Belgrade grad rates

Belgrade, Manhattan and Three Forks high schools each boasted higher graduation rates than the state average in 2019, according to recently released figures by the Montana Office of Public Instruction.

Last year, the graduation rate for all Montana public high schools was 86.6 percent, slightly above  2019’s rate of 86.4 percent and a new record high. Graduation rates in the western Gallatin Valley were 87.9 percent in Belgrade, 96.2 percent in Manhattan, and 95.2 percent in Three Forks.

Three Forks’ graduation rate improved slightly over the 94.7 percent it reported in 2018, while Manhattan’s dropped marginally by less than a point from last year’s 96.9 percent. Belgrade High, Gallatin County’s second-largest high school, graduated a smaller percentage of students in 2019 than it did in 2018, when the rate was 89.5 percent. Meanwhile Bozeman High School, the county’s largest, graduated 85.3 percent of the class of 2019 – lower than the state average, and a greater than 2 percent drop from the 87.7 percent it reported a year earlier.

Belgrade High School Principal Paul Lamb said BHS’s graduation rate is impossible to predict from year to year.

“We never know – it ebbs and flows with each set of graduates,” he said, though he predicted that he expects the rate to be relatively high in 2020.

“This year’s class is very 

academically driven, and we can’t say that of every single class,” he added.

Lamb said Belgrade is committed to working with all students so they can graduate and become successful adults.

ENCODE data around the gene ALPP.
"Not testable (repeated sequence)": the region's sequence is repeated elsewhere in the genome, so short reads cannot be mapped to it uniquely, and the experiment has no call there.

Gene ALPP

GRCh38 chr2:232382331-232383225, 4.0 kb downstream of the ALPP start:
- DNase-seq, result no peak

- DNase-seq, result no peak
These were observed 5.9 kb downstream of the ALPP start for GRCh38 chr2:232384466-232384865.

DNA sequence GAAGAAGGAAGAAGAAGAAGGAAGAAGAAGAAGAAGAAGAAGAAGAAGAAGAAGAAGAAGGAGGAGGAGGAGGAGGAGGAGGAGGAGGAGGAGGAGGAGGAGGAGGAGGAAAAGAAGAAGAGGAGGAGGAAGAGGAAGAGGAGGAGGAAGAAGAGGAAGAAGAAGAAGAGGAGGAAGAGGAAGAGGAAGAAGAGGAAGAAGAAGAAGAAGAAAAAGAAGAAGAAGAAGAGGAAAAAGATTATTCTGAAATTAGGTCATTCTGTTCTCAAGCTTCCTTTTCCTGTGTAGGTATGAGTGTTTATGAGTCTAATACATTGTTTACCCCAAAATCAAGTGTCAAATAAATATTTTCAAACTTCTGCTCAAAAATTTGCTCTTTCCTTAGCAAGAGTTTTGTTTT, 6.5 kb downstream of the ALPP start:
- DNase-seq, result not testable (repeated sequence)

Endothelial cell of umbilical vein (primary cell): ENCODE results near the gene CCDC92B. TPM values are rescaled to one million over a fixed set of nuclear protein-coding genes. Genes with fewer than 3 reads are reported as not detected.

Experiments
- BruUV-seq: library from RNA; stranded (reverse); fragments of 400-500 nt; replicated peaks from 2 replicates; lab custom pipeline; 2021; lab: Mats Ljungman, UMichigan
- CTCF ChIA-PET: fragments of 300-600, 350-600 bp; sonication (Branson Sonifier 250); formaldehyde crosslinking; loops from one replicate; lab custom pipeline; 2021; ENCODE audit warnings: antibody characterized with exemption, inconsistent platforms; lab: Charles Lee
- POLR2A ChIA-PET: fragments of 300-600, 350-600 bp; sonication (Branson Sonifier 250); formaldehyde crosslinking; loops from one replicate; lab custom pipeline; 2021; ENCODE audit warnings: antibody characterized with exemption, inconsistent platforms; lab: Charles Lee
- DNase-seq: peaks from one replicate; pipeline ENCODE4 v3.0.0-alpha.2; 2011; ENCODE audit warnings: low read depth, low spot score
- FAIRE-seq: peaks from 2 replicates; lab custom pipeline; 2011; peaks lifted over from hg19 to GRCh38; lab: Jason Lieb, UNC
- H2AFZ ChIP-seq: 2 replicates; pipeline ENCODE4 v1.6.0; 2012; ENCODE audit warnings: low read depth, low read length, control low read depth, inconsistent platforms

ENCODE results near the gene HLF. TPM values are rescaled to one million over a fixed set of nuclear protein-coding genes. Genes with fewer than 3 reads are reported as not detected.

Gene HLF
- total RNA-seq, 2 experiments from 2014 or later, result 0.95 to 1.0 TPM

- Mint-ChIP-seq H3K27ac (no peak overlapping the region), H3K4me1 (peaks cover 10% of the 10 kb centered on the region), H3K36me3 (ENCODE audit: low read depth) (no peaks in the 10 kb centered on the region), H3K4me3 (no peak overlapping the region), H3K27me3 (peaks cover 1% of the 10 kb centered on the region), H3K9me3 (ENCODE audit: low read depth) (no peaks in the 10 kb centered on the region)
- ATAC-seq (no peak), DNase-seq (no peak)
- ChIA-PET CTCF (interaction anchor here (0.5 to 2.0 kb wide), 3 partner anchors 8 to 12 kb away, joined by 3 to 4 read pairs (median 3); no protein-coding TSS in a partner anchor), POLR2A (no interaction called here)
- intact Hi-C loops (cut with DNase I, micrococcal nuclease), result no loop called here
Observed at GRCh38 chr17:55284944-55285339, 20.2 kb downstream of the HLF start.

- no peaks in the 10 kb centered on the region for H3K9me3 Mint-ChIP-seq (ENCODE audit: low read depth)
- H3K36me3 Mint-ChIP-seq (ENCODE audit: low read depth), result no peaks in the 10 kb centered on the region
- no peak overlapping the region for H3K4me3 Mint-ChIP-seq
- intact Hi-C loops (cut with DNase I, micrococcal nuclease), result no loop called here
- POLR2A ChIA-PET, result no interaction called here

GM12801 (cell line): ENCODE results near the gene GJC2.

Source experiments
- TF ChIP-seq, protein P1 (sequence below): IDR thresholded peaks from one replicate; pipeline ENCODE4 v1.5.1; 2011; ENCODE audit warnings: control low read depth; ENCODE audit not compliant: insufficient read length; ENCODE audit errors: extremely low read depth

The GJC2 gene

“An overall philosophy here is we want to work with every student,” which is achieved through a variety of means depending on the situation, he added. Some students enroll at the alternative high school, while others take advantage of the HiSET Options Program through which they earn a high school equivalency certificate that is recognized as a regular high school diploma.

Belgrade Schools also are partnering more with community businesses to help prepare students for vocations such as welding after they graduate, Lamb said.

In Manhattan, Principal Jason Slater acknowledged the importance of the various paths available to ensure graduation for all students.

“Today there are more opportunities for kids as far as options for obtaining a diploma,” he said.

He credited his staff for Manhattan High School’s high graduation rate.

“My belief as an educator is that time in high school is priceless, and graduating from high school is still very important,” he said. “The graduation rate (in Manhattan) is a reflection of our work. Kids know teachers care about them.”

In his first year on the job, Three Forks High School’s Principal Greg Heys expressed similar sentiments.

“We just care about kids and put them in the best place we can,” he said, adding that the school’s high graduation rate reflects the quality of its staff.

Full details on Montana’s 2019 graduation data can be found at the OPI’s data website, including completion rates, dropout rates, and individual school data: